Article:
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IN BRIEF

Fiction

March 15, 1992|CHRIS GOODRICH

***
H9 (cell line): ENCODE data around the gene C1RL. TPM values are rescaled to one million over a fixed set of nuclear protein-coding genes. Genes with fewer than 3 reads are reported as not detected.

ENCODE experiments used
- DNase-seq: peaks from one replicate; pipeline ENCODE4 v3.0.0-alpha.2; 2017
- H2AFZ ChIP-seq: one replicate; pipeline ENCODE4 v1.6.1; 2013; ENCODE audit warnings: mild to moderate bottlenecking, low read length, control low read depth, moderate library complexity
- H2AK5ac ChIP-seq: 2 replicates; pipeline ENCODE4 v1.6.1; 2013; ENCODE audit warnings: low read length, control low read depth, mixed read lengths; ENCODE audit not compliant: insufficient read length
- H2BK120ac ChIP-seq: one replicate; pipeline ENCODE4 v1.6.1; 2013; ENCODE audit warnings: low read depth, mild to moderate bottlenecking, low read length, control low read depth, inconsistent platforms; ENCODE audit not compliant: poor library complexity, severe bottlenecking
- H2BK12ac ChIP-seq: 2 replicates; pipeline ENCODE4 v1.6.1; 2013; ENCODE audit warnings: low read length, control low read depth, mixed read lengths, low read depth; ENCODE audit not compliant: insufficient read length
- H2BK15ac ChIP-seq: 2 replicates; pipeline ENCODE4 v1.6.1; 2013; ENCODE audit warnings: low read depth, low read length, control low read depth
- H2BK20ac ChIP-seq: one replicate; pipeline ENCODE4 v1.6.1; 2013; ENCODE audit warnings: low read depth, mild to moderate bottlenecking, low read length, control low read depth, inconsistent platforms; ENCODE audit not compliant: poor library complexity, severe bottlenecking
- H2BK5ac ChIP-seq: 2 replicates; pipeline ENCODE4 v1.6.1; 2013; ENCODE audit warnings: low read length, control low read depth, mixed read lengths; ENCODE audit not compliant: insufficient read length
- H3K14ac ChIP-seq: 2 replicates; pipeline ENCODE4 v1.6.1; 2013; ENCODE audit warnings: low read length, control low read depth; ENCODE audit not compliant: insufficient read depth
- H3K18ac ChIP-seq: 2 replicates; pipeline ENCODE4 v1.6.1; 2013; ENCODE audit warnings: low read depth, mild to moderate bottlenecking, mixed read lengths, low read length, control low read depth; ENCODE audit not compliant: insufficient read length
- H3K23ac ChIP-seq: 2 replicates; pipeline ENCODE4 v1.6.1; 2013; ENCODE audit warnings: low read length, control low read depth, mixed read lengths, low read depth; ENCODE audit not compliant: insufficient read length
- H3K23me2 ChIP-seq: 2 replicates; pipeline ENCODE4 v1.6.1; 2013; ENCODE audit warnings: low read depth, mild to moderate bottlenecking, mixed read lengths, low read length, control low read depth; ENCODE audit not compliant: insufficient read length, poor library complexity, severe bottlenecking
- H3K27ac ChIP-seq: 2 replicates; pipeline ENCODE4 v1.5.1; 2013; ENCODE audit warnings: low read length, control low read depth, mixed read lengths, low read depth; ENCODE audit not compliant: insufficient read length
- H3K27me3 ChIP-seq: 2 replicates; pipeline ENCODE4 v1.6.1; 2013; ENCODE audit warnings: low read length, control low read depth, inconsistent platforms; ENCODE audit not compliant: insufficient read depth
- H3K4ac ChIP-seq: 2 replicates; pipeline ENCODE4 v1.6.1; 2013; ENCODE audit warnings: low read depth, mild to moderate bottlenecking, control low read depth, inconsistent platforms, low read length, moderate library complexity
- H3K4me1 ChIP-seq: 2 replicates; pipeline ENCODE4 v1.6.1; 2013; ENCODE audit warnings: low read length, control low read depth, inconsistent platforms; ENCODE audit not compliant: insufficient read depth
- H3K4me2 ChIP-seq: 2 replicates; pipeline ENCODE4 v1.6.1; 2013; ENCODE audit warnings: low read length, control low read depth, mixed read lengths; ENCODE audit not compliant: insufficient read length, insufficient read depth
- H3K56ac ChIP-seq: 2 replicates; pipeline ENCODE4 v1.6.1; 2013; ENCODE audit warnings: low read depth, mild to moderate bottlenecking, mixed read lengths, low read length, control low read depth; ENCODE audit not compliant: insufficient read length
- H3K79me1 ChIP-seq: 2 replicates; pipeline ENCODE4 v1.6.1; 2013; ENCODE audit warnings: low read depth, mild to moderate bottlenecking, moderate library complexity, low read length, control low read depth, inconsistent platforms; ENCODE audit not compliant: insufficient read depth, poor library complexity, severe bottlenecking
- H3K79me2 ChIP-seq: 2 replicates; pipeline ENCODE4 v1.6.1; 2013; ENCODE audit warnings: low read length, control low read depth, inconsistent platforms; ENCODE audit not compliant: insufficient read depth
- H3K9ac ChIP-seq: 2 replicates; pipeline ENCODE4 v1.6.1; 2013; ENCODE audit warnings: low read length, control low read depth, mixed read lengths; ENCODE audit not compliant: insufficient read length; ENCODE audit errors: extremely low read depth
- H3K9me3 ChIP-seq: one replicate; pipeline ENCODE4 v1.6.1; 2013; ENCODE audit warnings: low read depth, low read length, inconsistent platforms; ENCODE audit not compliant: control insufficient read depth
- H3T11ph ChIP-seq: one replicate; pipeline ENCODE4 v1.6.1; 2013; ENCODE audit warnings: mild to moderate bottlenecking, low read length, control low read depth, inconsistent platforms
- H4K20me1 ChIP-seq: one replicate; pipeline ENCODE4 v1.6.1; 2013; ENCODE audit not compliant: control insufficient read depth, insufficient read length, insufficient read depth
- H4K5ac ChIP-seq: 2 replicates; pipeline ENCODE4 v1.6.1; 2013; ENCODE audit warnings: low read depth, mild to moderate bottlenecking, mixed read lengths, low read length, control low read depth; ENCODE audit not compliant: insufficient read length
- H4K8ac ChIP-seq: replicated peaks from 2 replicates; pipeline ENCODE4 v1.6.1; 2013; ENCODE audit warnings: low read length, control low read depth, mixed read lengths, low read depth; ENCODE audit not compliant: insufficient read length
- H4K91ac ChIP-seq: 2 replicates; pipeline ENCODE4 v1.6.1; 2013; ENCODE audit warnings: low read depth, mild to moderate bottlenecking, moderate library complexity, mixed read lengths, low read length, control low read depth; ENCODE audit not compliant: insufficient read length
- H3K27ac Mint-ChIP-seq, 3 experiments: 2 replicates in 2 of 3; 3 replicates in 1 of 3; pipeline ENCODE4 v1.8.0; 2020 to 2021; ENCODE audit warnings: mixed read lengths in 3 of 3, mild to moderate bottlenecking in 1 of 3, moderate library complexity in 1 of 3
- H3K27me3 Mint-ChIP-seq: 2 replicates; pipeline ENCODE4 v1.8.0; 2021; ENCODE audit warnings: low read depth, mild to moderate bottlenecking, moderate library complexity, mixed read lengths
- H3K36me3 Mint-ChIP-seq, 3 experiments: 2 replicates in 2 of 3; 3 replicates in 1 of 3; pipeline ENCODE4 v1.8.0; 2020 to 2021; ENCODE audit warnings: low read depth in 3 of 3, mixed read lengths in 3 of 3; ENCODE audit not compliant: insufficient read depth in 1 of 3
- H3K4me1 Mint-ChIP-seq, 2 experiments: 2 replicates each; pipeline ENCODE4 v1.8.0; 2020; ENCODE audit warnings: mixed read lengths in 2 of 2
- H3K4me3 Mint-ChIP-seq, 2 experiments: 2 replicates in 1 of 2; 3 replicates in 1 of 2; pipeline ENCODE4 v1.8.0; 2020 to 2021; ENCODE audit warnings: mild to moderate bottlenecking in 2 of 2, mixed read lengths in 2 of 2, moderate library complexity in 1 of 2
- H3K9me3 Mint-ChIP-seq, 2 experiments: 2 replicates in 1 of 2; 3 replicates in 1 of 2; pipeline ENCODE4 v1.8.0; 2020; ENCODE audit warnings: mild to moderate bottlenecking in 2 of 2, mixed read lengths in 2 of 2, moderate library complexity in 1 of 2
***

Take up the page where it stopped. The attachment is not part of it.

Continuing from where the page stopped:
THE LOST UPLAND by W. S. Merwin (Alfred A. Knopf: $22; 307 pp.). W. S. Merwin, the poet and translator, has lived in France on and off for many years, and in "The Lost Upland" he lovingly describes the lives of a few residents of the Dordogne. The book is ultimately a disappointment, however, for the three stories it contains are not well shaped; two commence in medias res and continue with few interesting developments and little sense of context, while a third, "Shepherds," is a meandering tale best thought of as memoir. Merwin writes some nice scenes--a priest and a vintner testing the curative powers of a spring in "Blackbird's Summer"--and provides some fine, almost cinematic reportage--in "Shepherds," of a fatal encounter between a train and a flock of sheep--but such passages are overshadowed by long, quotidian conversations and seemingly endless evocations of local society. Serious Francophiles will undoubtedly find these detailed descriptions attractive, but many readers are likely to wonder why Merwin finds his subjects so compelling. The central figure in "Foie Gras," Le Comte d'Allers, is typical:: One enjoys meeting this haughty, poverty-struck, freeloading nobleman, but it's soon clear that this rogue is charmless and not worth much time.

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